HomeCity NewsFour Local Residents Among Cardinal’s Award Recipients

Four Local Residents Among Cardinal’s Award Recipients

Four La Cañada Flintridge residents will be among those who will be honored at the annual Cardinal’s Awards Dinner, presented by Los Angeles Archbishop Jose Gomez, this Saturday evening in Beverly Hills.
Brothers Mike and Tim Smith, who have lived locally for decades, will be joined by Siena Dancsecs and Josie Hull in receiving the prestigious honor.
Mike and Tim Smith attribute their strong values and Catholic faith foundation to their service to the community.
The siblings’ father, Bob Smith Jr., also received the Cardinal’s Award in its second year of existence in 1991, and the brothers’ oldest sibling, Rob Smith, received it in 1998.
“I’m very humbled and grateful, but Lord, I am not worthy,” said Mike Smith.
Mike Smith achieved this honor for his work on a transformative St. Francis High School board, fundraising for the Dolores Mission, integrating his business with the Verbum Dei High student work program, and distributing communion to those unable to attend church services.
Tim Smith had a near-decadelong run as the chair of the Catholic Education Foundation. He has also sat on the boards for Holy Family Adoption Services (his first of three children was an adopted son who had special needs), his alma mater, Santa Clara University, and the parish council at his home parish, St. Bede the Venerable Catholic Church.
The brothers, who are two of six children, credit their willingness to serve to their Smith DNA.
The Smith brothers agree that their parents’ modeling was exceptional, along with the teaching of the Sisters of St. Louis from Ireland at their elementary school. Their father’s love for the Jesuits when he attended St. Ignatius College Prep in San Francisco was another significant compass direction for them to follow.
“The messages in our family life were consistent with what were taught at all levels,” said Tim Smith. “That education — having a foundation of moral thinking — remained throughout. Doing things for others was strong all the way through.”
In elementary school, Mike and Tim Smith rode their bikes to be altar servers at 7 a.m. daily Mass. After school, they shared an afternoon paper route.
As Mike Smith attended St. John’s Seminary for a brief time and then gravitated to Loyola Marymount, and Tim Smith eventually went off to Santa Clara, their dedication to service was reinforced. They both credit the Cursillo Catholic retreats as energizing their faith journey.
About 30 years ago, Tim Smith joined the Catholic Education Foundation and helped raise money for scholarships. He was nudged into the role as their board president by his brother, Rob Smith.
“St. Francis was extremely important to me because I learned how to serve Mass in the chapel with all the heroes of my childhood,” said Mike Smith.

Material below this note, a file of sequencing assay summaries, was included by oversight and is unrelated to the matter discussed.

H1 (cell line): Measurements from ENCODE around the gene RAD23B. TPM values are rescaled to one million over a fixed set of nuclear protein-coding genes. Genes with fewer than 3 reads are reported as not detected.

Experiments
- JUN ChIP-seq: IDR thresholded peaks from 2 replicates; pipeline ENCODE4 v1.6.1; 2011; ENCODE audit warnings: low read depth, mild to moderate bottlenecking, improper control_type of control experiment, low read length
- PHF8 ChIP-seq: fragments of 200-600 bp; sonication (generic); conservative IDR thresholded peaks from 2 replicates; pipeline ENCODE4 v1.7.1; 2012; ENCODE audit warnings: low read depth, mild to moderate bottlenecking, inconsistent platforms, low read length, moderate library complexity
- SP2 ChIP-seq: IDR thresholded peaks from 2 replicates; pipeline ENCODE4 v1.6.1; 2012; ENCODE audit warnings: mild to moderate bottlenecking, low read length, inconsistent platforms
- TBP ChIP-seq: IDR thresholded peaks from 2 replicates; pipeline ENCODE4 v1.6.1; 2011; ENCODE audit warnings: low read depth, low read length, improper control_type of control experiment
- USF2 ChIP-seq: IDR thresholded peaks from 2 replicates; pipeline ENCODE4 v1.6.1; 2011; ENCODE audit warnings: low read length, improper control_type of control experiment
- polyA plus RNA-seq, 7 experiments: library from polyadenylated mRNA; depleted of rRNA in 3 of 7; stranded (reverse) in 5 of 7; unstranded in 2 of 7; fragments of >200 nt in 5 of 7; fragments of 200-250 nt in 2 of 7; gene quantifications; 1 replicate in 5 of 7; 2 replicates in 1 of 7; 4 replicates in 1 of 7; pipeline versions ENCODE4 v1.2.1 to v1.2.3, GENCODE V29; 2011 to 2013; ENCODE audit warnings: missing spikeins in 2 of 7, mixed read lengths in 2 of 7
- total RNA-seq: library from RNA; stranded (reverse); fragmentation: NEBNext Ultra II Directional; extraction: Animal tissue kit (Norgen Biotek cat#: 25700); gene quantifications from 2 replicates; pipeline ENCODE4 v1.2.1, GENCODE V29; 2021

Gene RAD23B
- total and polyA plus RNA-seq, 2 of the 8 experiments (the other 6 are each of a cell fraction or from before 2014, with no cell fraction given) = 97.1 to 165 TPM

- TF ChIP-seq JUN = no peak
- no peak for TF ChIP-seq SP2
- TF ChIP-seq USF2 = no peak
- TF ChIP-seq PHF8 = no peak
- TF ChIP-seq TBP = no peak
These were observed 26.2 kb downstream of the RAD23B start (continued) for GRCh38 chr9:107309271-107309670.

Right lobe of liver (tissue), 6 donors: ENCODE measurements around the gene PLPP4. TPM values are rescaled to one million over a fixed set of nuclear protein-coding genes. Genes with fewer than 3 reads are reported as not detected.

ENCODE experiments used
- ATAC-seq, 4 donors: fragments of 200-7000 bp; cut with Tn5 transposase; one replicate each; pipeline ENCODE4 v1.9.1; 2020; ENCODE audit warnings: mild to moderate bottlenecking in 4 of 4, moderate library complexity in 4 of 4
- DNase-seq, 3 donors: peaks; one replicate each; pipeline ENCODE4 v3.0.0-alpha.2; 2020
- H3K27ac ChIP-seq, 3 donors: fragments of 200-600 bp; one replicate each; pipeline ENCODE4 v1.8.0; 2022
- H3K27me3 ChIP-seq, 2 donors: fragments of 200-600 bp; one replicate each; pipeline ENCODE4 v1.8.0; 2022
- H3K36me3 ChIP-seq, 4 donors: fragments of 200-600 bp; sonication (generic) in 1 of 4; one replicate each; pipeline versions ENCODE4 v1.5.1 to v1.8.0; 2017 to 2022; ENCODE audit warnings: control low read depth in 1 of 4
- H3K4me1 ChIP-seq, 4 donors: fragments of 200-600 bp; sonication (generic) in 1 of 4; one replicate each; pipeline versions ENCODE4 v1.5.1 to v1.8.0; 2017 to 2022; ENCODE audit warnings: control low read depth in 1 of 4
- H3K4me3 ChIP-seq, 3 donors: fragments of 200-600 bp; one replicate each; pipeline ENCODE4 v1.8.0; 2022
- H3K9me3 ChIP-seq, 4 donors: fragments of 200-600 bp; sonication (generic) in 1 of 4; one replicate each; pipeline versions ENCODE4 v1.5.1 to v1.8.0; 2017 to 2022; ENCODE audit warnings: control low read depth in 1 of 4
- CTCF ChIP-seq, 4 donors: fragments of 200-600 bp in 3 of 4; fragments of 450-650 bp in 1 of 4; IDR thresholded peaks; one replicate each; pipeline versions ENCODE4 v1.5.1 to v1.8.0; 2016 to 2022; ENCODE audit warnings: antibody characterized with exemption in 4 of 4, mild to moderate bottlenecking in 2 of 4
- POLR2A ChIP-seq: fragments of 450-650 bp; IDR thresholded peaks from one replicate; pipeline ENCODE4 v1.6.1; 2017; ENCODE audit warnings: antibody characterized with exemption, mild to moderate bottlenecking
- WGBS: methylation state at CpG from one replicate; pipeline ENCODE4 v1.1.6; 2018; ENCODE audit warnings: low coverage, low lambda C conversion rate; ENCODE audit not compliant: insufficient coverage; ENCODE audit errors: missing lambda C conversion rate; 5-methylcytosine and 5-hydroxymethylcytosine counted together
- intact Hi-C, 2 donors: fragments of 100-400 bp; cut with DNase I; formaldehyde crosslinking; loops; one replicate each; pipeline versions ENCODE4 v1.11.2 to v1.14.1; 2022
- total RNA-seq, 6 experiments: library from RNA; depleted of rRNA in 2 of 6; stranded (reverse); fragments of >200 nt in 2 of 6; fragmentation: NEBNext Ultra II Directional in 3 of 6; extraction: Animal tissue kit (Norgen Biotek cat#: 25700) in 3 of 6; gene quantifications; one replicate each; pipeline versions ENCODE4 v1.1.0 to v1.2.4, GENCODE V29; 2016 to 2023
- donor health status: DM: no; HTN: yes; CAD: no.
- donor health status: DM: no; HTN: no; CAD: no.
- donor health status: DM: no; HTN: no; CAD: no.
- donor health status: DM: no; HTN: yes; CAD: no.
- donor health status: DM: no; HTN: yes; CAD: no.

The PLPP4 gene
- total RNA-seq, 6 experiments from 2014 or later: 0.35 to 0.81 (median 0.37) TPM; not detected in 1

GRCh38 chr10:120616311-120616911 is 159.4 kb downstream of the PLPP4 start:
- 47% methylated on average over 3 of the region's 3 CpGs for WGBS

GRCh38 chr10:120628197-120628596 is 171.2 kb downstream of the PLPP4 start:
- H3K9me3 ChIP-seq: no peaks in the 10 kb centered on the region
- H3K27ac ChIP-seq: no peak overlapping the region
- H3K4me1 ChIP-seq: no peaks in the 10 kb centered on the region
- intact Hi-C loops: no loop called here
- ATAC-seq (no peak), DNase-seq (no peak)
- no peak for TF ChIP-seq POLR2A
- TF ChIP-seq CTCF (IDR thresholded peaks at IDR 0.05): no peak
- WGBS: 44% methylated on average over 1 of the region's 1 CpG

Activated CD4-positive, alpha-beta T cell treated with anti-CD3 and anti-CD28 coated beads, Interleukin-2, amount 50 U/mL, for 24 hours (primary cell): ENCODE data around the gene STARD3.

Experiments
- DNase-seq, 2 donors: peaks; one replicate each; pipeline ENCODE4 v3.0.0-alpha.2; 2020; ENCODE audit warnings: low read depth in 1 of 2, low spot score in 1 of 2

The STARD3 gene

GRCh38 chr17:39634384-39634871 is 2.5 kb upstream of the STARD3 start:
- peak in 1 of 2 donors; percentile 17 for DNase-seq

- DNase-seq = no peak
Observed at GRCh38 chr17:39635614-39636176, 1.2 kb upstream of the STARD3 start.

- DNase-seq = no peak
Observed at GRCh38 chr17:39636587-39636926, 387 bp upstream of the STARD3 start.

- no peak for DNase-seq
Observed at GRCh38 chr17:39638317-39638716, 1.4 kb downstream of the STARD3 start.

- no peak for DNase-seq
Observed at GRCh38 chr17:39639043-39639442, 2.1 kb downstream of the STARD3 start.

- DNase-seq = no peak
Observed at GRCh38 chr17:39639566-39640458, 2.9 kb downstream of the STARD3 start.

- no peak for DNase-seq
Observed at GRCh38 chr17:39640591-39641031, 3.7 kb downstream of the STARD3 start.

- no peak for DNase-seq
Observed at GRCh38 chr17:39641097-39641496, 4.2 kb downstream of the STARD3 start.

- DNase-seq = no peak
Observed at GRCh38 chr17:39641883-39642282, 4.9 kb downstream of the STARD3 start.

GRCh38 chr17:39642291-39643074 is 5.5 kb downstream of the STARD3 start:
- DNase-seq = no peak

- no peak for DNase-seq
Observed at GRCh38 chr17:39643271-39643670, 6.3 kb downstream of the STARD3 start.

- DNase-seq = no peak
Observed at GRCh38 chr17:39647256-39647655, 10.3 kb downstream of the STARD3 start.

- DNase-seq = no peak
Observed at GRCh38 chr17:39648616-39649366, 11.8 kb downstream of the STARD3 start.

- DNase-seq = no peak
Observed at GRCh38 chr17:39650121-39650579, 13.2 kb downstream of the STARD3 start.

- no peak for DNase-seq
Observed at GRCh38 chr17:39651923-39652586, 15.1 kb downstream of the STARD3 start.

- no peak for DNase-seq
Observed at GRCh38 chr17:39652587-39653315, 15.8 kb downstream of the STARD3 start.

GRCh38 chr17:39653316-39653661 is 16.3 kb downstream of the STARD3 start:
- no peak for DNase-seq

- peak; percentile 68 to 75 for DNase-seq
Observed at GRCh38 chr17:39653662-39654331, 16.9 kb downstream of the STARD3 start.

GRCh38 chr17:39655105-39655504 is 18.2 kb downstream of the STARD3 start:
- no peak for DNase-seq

Josie Hull and Siena Dancsecs


At age 12, Hull and Dancsecs had a moment of inspiration.
Hull, who has spent most of her life in and out of the hospital, told her adoptive mother, Jenny Hull, that she wanted to decorate another patient’s room just like she had done to hers, because Hull knew how hard it was to be in the hospital.
Hull saw how doctors and nurses had reacted positively to her room makeover, so she made a late-night call to her childhood friend, Dancsecs, who jumped into action and came up with the name, Once Upon a Room. Not long after, Dancsecs began writing a grant proposal for the idea.
Hull’s mother began figuring out how to create a nonprofit organization. They reached out to Children’s Hospital Los Angeles, where Once Upon A Room was born in 2014.
Since its inception, Once Upon A Room has decorated more than 5,000 rooms in more than 30 hospitals around the country with the help of Hull and Dancsecs, as well as volunteers, family, friends and other supporters.
As both have reached age 21, Hull and Dancsecs have grown up with this program in profound ways. Their leadership and passion to inspire others to see the power of a simple act of kindness has transformed their own Catholic faith journeys and has led the pair to be honored at the Cardinal’s Awards celebration.
Hull and Dancsecs’ friendship started at age 5. They became best friends at Paradise Canyon Elementary and through La Cañada High School. They also went to church together at St. Bede the Venerable Catholic Church in LCF.
Once Upon A Room operates at Southern California at Children’s Hospital L.A. and Orange County and two UCLA medical centers, among many other locations.
As Dancsecs navigates her junior year at Texas Christian University, majoring in journalism with a minor in child development, she manages the program’s expansion with the Hulls, and Thomas Gonzalez, a junior at Gonzaga University studying business.
“It’s very heroic and inspiring to see them evangelize,” Monsignor Cacciapuoti said of the two longtime friends. “They can be like young girls we have seen in the church over the centuries — St. Clelia Barbieri and St. Agatha of Sicily — who were willing to sacrifice for Christ. We see the ability of Josie and Siena to allow Christ to be among us.”

First published in the March 9 print issue of the Outlook Valley Sun.


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